Thursday, August 2. 2007
The Iraqi elections of January 2005 were, according to President Bush, “A major milestone” on the way to a democratic nation. But the notion that having elections is all that is needed for democracy is a very simple-minded notion; many dictatorships hold elections, and while we might note that the Iraqi elections may have offered more choice than would be present at the elections within dictatorships, there are still complications that hinder the growth of democracy.
There are a number of characteristics in the population that are necessary for the growth and development of a viable, thriving democracy. Honor, and honesty, is notable. Tolerance of differences is extremely important. Generosity, or selflessness, plays a large part. Shared values of respect for life, nature, and property are a necessity.
Honor actually includes many elements necessary for a stable society. We depend on the ability to predict the behavior of others for our own safety and security. As a trivial example, we expect, eating in a restaurant or a home, to be provided with safe and generally wholesome food. As a matter of honor, we expect the restaurateur or homeowner to do his or her best as conditions permit, and to be open and honest about what we are being served. The deceitful or dishonest merchant rarely prospers in an open, democratic society.
The politician likewise must be characterized as a man or woman of honor. In a democratic society, he must be open and honest about what he stands for and what he intends to do once elected to office. One of the difficulties in running for office is the temptation to tell the public what the politician (or his advisors) what they think the public wants to hear. So in a question of any controversy, the politician is tempted to promise what he cannot or simply does not intend to perform. Many politicians, with this degree of dishonor, do get elected.
Worse are those whose dishonesty moves to the collection of money for specific behaviors, votes or influences, antithetical to what his electorate believes he stands for. In some instances, blackmail, extortion, physical threats to the politician or his family, may occur. For the honorable politician, the value of his honesty is greater than the value of his money. In the event of physical danger, there must be honorable recourse to institutions of security. In the United States, one could hope the police forces or Federal Bureau of Investigation would be honorable resources for security. In Iraq, that may be more problematic, where sectarian religion seems to outweigh honor.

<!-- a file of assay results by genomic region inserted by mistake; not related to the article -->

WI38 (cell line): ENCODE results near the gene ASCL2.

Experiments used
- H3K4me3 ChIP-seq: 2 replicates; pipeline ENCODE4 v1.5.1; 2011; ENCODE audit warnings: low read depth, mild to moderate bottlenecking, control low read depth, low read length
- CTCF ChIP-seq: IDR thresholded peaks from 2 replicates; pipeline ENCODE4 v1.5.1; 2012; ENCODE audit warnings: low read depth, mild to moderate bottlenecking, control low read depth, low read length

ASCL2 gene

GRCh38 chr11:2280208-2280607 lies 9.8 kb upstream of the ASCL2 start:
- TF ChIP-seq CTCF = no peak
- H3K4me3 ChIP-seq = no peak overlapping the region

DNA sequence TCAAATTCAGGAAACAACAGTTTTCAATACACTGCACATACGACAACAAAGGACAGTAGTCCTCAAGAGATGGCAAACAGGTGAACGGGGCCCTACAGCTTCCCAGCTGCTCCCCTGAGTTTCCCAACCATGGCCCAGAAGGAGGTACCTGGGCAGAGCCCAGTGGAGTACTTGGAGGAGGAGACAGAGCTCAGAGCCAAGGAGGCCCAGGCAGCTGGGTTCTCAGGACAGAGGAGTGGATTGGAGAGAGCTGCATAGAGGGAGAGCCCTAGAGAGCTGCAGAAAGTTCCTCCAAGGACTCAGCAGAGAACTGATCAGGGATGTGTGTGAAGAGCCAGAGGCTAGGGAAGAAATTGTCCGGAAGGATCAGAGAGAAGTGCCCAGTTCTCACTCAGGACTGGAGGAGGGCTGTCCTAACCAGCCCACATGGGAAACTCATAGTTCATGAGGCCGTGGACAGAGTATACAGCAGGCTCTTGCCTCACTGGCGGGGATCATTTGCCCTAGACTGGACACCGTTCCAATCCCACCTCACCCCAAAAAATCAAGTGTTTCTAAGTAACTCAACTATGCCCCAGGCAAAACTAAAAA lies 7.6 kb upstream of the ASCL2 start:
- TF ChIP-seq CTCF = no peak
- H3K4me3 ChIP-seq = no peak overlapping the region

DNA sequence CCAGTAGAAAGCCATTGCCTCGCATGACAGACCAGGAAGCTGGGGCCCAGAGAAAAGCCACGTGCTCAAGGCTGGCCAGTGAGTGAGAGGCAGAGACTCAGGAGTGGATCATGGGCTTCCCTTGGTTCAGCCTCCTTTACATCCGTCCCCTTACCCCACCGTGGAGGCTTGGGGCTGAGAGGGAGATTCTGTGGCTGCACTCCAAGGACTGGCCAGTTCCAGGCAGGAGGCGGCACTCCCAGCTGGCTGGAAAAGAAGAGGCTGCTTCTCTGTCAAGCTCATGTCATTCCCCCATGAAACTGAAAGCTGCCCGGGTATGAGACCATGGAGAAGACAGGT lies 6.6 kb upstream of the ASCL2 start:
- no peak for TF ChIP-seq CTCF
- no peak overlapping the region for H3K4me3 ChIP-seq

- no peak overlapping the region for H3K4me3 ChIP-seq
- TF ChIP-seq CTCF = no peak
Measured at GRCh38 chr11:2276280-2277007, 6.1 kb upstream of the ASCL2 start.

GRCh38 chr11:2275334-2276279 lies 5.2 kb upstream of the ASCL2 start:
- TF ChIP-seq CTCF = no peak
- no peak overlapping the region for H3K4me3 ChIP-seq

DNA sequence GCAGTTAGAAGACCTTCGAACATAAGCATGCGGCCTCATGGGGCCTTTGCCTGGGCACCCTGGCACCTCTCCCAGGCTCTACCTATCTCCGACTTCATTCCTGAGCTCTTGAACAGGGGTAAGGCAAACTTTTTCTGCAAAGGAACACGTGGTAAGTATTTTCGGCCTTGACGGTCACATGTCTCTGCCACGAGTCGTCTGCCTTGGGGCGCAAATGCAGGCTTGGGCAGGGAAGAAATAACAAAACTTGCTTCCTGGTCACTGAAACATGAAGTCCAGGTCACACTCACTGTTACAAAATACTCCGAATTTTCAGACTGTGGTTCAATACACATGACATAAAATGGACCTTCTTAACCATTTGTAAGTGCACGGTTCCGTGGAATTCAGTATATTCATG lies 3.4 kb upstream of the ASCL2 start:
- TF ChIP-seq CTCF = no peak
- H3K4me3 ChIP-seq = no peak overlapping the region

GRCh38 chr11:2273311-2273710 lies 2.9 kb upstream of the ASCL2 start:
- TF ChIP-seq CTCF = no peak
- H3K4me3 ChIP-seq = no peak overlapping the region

Tolerance is necessary for democracy. The society must recognize that there are substantial differences in background, culture, values within a heterogeneous population, and realize that that is generally not a bad thing. Ironically, intolerance is one characteristic which should not be tolerated.
In the United States, the kind of intolerance demonstrated as racial bigotry has become much less a factor than it had been last century. There are still racists, who will look at people of another race with contempt, but most of them are at least aware they are not supposed to do that, and most Americans realize they should look beyond surface appearances, for the most important characteristics within. There is a children’s song, used in many churches, that includes the lines “Red and Yellow, Black and White, they are precious in his sight…”. The song, of course, is Christian. I cannot imagine it or any variation of it sung in one of the Wahhabi schools of Islam. Yet this notion of tolerance for peoples of other races, cultures and religions is vital to a modern democracy. You cannot have a democracy if the central notion of a substantial part of the population is to kill those who are different from them.
Generosity, or selflessness, is an extremely important characteristic for a democracy. There will always be those among us for whom greed is a primary motivation. Yet in a democracy, there must be a common understanding that people are not equally endowed or equally fortunate, and that the poorest and least fortunate among us should not be cast in the dustbin of society. The consequences of the failure of a society in this characteristic were notably described many years ago the the Charles Dickens’ novel, A Tale of Two Cities. In modern times, we see Fatah being elected in Palastine, only to be replaced in many areas by Hamas, because the Fatah leaders were seen as corrupt– an attitude of “now we’re in power, I can get mine” regardless of the needs of the public that elected them.
In the United States, it would seem that selflessness is not an issue; we have quite a prosperous population, and even the poorest seem not so bad off. But all of this is a matter of degrees and perceptions. The public sees movie stars and star athletes being paid hundreds of thousands, even millions of dollars, and may envy the money but sees the contribution. What are they to think of the half a billion dollars a company pays to get rid of a chief executive officer? It is probably fortunate (for them) that corporate CEOs rarely pass through the poorest parts of American cities.
Shared values, especially regarding the value of life, is extremely important. If one’s religion and culture does not value life, how can one’s surrounding society not feel threatened by that religion or culture? Again, these are not usually absolutes; the trouble lies in trying to discern who is the absolutist. If a religion is perceived as teaching that those who do not believe are infidels whose life has no value, how can the outside culture not feel threatened? It is true that most Muslims do not go around murdering non-Muslims, but how is one to know one is safe in the presence of a practicing Muslim, a question that becomes more important as the stridency of the religious increases.